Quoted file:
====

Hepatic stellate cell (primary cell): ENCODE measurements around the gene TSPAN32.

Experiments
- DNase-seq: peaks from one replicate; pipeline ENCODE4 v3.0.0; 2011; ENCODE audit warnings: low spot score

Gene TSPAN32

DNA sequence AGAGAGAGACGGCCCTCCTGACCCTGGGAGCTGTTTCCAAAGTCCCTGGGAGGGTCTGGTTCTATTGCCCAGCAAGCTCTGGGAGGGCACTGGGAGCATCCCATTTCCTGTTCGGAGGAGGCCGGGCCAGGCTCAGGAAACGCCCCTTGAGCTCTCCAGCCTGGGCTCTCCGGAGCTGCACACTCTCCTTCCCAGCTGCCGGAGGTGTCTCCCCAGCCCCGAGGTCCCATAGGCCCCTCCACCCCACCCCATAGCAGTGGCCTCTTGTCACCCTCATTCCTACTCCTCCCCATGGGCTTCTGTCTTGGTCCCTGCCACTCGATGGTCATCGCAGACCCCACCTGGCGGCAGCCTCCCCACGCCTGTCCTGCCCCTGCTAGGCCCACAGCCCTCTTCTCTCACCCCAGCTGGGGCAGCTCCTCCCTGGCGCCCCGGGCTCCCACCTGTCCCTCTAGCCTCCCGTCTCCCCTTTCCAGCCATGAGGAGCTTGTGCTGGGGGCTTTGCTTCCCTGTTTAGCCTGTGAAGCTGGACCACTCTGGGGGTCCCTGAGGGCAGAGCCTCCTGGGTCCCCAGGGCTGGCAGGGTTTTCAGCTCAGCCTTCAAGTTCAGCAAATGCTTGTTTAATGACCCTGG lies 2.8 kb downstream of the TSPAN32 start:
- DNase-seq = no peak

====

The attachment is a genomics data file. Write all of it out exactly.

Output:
Hepatic stellate cell (primary cell): ENCODE measurements around the gene TSPAN32.

Experiments
- DNase-seq: peaks from one replicate; pipeline ENCODE4 v3.0.0; 2011; ENCODE audit warnings: low spot score

Gene TSPAN32

DNA sequence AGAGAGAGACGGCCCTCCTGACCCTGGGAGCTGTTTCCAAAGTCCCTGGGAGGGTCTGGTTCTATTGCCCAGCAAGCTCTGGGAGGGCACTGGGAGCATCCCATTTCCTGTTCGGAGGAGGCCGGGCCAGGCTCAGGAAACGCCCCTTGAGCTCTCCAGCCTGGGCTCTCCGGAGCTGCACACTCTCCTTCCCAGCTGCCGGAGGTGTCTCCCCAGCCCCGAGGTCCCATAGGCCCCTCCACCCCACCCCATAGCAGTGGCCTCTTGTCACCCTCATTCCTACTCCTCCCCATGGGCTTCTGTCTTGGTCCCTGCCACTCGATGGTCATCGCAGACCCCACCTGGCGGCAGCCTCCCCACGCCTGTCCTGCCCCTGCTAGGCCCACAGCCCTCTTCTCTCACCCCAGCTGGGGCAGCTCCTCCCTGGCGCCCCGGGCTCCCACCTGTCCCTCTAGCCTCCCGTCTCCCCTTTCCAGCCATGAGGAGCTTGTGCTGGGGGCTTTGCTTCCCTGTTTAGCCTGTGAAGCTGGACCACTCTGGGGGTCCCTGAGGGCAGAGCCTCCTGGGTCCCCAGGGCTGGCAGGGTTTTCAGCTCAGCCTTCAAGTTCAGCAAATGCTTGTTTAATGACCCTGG lies 2.8 kb downstream of the TSPAN32 start:
- DNase-seq = no peak